Katherine Selfridge
E-mail: selfridge [at] rowan [dot] edu
B.A. La Salle University
M.A. Temple University

Kate Selfridge has been teaching at Rowan University since 2005. She teaches primarily in the First-Year Writing Program and serves as Course Coordinator for College Composition I. She also teaches Writing for the Workplace and enjoys the opportunity to work with students outside of the Writing Arts major.


Rachael Shapiro
E-mail: shapiror [at] rowan [dot] edu
B.A. State University of New York, Plattsburgh
M.A. Washington State University
Ph.D. Syracuse University


Rachael Shapiro teaches Writing, Research, and Technology and Intro to Writing Arts. She works with students to develop their rhetorical flexibility across a range of writing spaces and genres, focusing on questions of social and political relevance. She has taught developmental, freshman, critical research, professional, and digital writing classes both online and face-to-face, in addition to years of writing center work. Her research centers on digital literacies, feminism, and globalization. Her work has appeared in Computers and Composition Online, The Basic Writing eJournal, Literacy in Composition Studies, and Reflection.


Christopher Tirri
E-mail: tirri [at] rowan [dot] edu
B.A. Hofstra University
M.A. University of Delaware

Christopher Tirri teaches within the First-Year Writing program, primarily College Comp I and College Comp II. He currently serves as the Social Media and Marketing Editor for Glassworks—the Master of Arts in Writing graduate literary magazine. His academic interests are cultural studies, popular culture, and digital writing.

Jennifer Tole
E-mail: tole [at] rowan [dot] edu
Ph.D. Temple University


Dr. Jennifer Tole earned her Ph. D. from Temple University before coming to Rowan in 2014. She teaches Sophomore Engineering Clinic I, Writing for the Workplace, College Composition I and College Composition II.

Whether it is in the composition classroom, in training students to communicate as successful professionals, or in helping engineering students navigate technical documents, Dr. Tole views the act of writing as empowering and her goal is always is to inspire students to be more critical readers, more effective writers, and more informed thinkers. Her research interests include technical and professional writing, writing in the disciplines, collaborative writing, and community-engaged learning.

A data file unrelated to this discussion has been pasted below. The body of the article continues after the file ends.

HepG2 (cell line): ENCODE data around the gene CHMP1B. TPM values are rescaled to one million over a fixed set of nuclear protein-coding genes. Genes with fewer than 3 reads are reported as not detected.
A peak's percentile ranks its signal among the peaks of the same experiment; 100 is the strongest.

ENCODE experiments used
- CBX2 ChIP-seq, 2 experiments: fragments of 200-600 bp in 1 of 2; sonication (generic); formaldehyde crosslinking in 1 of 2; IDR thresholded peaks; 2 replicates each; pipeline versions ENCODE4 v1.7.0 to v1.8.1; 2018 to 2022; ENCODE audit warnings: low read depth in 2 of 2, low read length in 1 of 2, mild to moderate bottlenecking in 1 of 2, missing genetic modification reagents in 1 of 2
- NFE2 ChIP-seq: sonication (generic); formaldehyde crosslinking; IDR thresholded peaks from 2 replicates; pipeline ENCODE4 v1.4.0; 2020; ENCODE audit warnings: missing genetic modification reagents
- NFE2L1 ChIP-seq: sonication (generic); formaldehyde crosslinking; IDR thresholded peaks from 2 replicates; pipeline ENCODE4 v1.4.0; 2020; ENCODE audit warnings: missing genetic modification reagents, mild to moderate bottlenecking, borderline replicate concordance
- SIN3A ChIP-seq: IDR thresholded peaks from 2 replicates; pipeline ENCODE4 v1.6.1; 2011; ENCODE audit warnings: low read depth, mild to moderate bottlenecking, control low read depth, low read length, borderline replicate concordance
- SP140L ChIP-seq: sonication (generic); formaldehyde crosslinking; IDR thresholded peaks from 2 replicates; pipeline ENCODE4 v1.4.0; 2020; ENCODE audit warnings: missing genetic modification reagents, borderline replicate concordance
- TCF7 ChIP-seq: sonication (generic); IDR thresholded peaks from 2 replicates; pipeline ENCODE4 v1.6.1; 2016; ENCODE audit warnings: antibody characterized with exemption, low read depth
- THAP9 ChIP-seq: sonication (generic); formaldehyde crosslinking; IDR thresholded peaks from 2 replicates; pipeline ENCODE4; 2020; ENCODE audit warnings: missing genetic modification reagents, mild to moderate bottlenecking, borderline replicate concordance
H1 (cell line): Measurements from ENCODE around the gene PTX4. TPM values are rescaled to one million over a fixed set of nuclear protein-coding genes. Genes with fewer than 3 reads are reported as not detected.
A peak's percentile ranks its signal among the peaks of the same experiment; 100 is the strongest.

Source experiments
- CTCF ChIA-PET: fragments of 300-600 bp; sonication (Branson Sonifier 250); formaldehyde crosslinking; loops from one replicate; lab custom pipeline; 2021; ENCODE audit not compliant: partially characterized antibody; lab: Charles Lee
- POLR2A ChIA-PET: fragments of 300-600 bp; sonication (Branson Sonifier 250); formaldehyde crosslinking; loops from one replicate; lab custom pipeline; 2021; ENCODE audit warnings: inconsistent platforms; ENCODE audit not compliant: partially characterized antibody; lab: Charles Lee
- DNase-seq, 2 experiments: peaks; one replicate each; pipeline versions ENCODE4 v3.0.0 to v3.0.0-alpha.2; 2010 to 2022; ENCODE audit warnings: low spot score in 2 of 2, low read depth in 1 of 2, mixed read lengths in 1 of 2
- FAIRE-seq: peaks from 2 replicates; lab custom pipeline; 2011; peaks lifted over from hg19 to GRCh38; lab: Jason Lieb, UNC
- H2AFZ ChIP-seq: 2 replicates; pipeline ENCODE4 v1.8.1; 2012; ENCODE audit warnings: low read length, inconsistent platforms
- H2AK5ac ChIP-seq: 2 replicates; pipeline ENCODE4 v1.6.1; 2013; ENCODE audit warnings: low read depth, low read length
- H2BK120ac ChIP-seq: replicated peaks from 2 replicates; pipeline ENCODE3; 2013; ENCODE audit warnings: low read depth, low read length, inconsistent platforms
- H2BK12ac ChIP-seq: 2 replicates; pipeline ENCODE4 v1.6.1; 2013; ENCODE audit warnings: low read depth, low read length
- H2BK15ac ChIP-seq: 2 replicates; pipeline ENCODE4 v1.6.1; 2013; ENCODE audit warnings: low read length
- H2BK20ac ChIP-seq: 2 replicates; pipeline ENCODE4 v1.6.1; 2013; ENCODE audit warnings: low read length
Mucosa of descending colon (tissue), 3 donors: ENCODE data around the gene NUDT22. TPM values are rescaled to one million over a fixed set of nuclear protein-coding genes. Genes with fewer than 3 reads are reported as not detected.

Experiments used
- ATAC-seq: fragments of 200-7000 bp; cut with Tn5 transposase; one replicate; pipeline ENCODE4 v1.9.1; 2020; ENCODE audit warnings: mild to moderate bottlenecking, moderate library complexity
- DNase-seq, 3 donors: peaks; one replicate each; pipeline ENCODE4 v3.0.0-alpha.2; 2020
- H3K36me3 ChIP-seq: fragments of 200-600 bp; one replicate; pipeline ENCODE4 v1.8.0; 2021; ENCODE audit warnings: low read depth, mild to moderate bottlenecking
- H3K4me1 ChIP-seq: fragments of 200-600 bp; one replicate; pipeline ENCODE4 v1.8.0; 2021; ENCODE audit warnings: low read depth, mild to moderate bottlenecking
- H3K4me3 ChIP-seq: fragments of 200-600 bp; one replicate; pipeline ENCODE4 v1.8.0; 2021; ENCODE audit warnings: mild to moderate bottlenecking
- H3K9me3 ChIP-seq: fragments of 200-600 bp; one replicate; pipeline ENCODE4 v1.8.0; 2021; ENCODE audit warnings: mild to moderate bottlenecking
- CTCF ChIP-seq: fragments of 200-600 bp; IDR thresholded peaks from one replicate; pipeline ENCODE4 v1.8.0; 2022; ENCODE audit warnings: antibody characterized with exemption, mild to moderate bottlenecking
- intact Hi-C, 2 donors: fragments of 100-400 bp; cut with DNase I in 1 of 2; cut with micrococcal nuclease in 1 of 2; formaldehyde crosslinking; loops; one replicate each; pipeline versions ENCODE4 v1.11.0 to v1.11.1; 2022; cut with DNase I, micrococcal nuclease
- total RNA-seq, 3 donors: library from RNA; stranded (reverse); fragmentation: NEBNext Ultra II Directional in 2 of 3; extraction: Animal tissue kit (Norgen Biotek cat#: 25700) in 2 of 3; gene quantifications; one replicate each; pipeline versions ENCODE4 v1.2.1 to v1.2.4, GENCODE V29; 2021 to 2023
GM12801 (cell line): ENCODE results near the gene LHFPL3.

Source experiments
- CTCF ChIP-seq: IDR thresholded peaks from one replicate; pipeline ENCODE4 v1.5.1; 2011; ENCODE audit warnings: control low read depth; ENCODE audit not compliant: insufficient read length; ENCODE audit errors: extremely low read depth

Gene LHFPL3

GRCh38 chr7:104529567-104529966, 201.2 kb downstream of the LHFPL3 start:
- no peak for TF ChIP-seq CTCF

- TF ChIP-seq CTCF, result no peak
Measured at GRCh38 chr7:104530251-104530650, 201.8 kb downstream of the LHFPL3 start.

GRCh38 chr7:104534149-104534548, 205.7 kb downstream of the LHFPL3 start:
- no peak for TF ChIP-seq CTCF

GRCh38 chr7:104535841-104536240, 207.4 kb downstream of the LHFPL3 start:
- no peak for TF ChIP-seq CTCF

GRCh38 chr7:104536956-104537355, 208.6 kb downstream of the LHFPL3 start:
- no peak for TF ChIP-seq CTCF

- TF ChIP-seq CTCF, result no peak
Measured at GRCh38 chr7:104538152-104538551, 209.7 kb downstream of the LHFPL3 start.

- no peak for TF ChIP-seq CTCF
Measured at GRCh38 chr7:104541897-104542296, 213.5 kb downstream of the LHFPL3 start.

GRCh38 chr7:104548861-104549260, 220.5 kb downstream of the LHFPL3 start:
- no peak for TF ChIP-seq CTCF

Sevé Torres
E-mail: torress [at] rowan [dot] edu
B.A. University of California at Berkeley
M.F.A Rutgers University, Camden

Sevé Torres teaches in the First-Year Writing program and has taught composition and creative writing courses on poetry and creative writing pedagogy. With a strong commitment to community engagement he has taught Camden high school students creative writing with a focus on developing interest in writing and making key formal English concepts more accessible to young writers. His passion for teaching and writing are influenced by his research in the fields of social movements, identity, composition studies, rhetorical theory, poetry, and creative writing praxis. His writing has appeared in: Duende, The Crab Orchard Review, and Dismantle: an Anthology of Writing from the VONA/VOICES Writing Workshop.